Trusts and Estates

In re the Marriage of Elizabeth Anne Wendt and William Nicholas Pullen

Cite as C084083
Filed April 28, 2021
California Court of Appeal, Third District

By Golnaz Yazdchi
Sheppard Mullin Richter & Hampton LLP
https://www.sheppardmullin.com

Headnote:  Spendthrift Trusts — Attorney’s Fees and Support Orders

Summary: Assets of a spendthrift trust may be reached for payment of attorney’s fees and costs in marital dissolution proceedings where the trustee is joined as a party, and separately for child support orders.

Father created an irrevocable spendthrift trust for his daughter, Elizabeth Wendt, and named Bremer as the trustee.  The trust designated Illinois law as to matters of interpretation, and law of the principal place of administration—Indiana—for all other matters.  Wendt did not have the right to compel distributions, which were within the trustee’s discretion.  In connection with marital dissolution proceedings from her husband, William Pullen, Wendt requested distributions from the trust.  Bremer denied the request.  Pullen then succeeded in joining the trust and the trustee, Bremer, to the dissolution action and compelling Bremer to disburse funds to Wendt for spousal or child support orders and for attorney’s fees.  Pullen also filed a request for attorney’s fees and costs from Bremer for expenses in connection with the successful motion to join the trust and trustee under Family Code section 2030, which provides that a wealthier party to the proceeding may be compelled to pay another party’s attorney’s fees.  The family court denied the request finding that there was no bad faith by the trustee, Bremer.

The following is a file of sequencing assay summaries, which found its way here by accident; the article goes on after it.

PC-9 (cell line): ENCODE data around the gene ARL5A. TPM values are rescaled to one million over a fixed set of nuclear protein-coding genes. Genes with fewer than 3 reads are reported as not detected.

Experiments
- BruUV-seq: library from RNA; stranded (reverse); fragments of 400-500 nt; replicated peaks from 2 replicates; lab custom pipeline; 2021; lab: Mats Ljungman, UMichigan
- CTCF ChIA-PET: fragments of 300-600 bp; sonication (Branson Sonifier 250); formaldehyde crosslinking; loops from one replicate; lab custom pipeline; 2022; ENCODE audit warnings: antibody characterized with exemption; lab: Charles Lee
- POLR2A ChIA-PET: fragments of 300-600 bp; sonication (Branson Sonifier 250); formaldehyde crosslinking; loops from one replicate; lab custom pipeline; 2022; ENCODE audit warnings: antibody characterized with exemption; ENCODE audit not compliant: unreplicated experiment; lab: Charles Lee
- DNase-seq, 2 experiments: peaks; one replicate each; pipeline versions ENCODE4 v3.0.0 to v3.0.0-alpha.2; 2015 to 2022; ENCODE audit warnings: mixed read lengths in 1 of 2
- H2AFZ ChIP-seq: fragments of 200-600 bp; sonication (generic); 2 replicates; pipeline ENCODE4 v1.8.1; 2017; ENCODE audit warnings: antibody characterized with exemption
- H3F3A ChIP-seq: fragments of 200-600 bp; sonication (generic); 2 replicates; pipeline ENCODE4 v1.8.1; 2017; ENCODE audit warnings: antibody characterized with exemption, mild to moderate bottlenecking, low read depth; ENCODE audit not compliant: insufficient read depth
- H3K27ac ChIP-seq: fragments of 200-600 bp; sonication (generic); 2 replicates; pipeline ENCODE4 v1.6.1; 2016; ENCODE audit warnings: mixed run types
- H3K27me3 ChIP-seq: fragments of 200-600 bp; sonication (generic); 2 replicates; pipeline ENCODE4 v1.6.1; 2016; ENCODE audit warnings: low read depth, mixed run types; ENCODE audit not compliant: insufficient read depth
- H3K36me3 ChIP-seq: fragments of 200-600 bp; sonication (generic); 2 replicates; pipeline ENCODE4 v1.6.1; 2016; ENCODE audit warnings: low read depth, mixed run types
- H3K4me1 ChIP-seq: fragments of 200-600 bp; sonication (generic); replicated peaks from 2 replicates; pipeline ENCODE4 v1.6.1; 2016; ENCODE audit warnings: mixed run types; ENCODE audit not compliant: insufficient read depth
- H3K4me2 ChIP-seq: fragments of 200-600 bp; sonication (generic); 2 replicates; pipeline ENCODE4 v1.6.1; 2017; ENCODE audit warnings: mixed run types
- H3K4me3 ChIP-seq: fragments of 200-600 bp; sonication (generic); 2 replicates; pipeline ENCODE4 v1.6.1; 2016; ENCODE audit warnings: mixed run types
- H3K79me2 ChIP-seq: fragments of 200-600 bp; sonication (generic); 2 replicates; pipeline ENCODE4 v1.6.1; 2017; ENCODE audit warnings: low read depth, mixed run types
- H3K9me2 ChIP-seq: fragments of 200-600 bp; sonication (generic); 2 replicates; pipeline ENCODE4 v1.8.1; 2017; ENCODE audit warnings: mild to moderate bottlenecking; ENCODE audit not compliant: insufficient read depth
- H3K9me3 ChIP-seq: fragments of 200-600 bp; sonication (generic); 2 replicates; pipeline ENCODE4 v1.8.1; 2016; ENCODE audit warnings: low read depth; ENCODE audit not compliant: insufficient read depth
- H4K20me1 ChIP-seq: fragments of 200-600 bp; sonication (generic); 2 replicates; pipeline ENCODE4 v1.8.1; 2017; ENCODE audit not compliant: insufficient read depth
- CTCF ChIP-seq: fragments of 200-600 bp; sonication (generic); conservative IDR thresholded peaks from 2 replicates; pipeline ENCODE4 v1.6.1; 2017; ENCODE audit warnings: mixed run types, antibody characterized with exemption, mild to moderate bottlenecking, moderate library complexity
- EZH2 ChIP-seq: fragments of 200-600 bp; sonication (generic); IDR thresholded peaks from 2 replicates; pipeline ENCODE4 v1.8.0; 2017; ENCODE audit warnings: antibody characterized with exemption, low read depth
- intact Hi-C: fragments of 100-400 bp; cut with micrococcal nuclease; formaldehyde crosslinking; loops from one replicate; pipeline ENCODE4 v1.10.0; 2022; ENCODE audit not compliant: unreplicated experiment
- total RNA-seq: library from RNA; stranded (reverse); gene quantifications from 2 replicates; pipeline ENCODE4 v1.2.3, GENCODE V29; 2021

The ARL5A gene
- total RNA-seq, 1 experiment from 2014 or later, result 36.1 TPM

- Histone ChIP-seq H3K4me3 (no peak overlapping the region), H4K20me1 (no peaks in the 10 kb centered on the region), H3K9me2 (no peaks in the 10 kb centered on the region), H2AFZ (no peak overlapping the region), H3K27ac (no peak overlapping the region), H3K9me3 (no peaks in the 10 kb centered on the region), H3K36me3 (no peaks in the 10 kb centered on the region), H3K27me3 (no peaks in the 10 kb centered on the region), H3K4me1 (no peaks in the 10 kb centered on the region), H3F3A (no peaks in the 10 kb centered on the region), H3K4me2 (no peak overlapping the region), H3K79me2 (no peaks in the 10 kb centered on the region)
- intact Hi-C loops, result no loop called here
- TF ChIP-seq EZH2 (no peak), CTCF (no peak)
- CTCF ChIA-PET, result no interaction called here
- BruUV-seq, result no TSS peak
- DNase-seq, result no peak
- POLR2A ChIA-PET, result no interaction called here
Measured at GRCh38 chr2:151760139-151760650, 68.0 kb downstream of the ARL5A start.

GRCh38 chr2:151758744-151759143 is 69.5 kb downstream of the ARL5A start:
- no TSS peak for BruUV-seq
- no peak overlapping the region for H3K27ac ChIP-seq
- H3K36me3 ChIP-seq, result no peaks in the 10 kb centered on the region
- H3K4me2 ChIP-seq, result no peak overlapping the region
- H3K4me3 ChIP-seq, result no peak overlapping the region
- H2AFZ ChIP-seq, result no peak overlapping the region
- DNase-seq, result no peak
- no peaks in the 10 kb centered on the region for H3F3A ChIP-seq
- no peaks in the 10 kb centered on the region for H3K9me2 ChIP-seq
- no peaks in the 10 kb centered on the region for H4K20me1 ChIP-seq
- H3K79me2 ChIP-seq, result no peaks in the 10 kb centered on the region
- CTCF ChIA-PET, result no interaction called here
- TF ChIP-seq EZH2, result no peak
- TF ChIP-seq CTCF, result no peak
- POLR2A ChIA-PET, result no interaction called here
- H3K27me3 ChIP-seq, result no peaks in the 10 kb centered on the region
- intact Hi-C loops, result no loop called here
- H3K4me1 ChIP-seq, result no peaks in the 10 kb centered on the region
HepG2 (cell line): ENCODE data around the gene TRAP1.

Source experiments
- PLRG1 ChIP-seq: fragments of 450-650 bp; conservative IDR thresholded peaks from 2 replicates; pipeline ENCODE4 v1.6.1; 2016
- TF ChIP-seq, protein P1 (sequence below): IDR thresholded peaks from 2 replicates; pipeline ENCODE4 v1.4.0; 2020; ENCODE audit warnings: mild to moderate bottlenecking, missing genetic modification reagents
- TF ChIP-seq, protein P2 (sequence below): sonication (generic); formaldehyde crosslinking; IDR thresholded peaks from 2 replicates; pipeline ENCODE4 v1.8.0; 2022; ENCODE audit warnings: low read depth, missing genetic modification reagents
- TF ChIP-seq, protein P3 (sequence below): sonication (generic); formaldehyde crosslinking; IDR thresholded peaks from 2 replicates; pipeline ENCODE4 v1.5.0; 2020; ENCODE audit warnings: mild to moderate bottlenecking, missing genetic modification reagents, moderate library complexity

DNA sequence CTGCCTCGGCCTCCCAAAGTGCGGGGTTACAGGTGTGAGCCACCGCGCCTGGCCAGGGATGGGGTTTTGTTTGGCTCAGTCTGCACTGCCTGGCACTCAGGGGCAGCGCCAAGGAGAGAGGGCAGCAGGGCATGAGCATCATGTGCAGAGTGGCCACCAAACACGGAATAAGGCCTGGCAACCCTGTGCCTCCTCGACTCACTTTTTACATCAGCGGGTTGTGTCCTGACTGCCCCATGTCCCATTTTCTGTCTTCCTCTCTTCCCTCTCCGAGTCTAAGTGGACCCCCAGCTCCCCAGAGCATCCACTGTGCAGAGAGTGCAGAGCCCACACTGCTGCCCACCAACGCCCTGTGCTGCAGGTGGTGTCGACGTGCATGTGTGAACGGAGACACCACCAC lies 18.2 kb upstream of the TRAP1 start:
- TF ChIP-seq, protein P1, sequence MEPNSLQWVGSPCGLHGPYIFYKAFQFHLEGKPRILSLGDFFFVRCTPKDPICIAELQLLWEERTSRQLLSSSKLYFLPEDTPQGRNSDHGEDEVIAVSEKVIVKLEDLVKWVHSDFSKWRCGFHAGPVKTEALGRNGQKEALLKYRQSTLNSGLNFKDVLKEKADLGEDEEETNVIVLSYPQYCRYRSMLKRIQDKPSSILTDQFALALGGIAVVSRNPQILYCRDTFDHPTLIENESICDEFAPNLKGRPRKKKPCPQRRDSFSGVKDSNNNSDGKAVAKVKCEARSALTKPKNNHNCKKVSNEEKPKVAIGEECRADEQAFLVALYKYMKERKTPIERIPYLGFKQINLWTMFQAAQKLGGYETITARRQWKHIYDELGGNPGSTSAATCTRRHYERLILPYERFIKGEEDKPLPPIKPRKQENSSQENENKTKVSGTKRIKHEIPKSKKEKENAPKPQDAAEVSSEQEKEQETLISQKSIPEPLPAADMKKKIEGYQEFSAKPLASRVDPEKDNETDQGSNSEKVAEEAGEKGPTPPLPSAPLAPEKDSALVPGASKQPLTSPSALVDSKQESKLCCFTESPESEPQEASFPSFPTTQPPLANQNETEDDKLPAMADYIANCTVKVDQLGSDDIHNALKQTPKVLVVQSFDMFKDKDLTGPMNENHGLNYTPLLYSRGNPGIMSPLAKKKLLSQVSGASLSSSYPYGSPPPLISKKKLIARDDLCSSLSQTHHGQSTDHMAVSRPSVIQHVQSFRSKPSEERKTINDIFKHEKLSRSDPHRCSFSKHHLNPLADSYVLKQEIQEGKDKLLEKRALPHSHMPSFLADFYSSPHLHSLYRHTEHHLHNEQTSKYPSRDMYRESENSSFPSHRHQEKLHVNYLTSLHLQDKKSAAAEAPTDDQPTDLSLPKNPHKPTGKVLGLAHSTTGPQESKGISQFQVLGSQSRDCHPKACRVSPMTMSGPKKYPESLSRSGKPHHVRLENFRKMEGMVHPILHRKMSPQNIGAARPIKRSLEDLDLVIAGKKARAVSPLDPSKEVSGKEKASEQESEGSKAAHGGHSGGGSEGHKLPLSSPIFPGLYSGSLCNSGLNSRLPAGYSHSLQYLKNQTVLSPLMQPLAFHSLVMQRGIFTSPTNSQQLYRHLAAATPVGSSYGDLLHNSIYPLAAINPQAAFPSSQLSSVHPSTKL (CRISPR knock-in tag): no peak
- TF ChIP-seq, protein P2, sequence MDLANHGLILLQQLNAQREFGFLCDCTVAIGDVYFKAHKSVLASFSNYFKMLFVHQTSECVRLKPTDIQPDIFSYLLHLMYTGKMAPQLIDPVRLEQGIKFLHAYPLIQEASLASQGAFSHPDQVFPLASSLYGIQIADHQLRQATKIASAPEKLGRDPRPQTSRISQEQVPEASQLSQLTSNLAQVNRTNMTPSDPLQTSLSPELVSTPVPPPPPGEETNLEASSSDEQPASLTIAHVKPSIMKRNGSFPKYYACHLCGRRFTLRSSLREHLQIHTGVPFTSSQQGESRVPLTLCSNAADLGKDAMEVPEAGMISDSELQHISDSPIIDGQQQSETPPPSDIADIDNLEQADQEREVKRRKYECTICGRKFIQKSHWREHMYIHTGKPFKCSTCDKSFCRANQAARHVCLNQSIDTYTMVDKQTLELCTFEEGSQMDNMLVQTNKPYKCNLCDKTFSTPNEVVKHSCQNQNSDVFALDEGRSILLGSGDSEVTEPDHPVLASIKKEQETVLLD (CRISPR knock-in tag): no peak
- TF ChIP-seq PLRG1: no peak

The Appellate Court reversed.  The trustee’s liability for attorney’s fees was a matter of trust administration, hence Indiana law applied.  However, because California and Indiana follow the modern interpretation regarding the liability of trusts and trustees to third parties, the distinction was immaterial.  Parties to a dissolution proceeding other than spouses can be required to pay attorney’s fees and costs under section 2030 of the Family Code, as California has a strong public policy in favor of ensuring a level playing field between the parties in a dissolution action.  Such a right to attorney’s fees is not conditioned on bad faith conduct.  A spendthrift provision like the one at issue may not apply to claims for child support because the statute specifically precludes a beneficiary’s efforts to avoid support obligations.

https://www.courts.ca.gov/opinions/documents/C084083.PDF

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